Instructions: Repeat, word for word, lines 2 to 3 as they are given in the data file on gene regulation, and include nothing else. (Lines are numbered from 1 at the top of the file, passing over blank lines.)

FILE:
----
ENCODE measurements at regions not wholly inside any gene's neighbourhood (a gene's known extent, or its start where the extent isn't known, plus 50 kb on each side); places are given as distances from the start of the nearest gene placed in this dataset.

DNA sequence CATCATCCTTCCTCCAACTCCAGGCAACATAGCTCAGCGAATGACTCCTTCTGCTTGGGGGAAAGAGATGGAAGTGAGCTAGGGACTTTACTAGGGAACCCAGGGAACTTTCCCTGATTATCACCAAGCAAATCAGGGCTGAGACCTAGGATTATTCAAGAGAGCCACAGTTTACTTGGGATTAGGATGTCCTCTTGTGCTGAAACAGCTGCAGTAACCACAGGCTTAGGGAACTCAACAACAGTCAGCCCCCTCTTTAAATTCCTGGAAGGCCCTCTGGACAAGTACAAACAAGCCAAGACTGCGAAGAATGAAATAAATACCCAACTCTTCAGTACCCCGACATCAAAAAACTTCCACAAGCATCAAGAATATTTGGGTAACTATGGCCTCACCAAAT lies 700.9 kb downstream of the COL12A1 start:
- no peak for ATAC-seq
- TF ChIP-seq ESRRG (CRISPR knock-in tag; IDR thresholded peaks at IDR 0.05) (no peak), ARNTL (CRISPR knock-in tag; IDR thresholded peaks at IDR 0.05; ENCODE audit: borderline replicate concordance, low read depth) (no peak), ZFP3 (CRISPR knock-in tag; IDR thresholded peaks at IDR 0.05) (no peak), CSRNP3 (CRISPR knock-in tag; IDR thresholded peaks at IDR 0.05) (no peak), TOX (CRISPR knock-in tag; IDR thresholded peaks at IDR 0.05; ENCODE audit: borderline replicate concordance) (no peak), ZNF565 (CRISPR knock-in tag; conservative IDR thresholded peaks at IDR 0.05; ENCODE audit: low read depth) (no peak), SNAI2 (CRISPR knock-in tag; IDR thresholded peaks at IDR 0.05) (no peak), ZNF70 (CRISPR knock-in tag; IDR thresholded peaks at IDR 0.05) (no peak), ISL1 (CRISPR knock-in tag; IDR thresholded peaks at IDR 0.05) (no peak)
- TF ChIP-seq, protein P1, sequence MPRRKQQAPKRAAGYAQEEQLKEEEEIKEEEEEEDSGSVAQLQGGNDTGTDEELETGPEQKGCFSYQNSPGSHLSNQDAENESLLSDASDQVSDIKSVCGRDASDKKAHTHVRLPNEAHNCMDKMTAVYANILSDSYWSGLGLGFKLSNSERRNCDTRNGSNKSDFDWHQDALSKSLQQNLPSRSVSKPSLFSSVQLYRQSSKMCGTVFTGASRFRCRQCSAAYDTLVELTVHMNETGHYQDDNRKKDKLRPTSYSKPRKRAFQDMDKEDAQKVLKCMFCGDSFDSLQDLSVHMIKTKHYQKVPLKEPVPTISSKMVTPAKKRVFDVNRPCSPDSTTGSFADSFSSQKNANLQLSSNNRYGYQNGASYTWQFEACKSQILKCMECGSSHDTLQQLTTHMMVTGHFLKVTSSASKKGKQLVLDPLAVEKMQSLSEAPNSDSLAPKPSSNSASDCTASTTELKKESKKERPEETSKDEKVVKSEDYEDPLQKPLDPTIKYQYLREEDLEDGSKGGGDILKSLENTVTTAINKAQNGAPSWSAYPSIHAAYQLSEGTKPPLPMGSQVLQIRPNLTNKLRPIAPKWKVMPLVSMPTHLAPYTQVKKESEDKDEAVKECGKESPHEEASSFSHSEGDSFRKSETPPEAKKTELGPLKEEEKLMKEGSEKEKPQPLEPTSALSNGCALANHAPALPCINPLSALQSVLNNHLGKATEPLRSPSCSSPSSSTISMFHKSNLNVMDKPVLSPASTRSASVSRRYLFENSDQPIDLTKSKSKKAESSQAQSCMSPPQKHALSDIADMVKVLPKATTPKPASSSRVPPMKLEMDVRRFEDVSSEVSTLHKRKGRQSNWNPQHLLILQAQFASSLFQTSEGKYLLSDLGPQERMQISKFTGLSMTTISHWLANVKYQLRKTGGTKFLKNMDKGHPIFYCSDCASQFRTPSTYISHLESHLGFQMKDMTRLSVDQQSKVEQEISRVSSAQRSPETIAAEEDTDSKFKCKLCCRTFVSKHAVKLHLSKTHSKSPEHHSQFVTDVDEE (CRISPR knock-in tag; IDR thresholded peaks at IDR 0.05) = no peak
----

DNA sequence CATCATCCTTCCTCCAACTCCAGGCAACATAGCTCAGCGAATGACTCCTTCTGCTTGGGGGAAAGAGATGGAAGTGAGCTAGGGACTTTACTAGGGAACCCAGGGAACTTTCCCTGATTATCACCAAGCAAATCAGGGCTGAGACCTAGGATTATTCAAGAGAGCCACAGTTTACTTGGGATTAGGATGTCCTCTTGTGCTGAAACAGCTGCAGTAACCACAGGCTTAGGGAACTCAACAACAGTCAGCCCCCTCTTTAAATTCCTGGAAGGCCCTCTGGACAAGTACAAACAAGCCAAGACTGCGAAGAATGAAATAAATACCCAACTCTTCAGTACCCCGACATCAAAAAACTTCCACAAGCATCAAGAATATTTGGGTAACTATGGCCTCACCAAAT lies 700.9 kb downstream of the COL12A1 start:
- no peak for ATAC-seq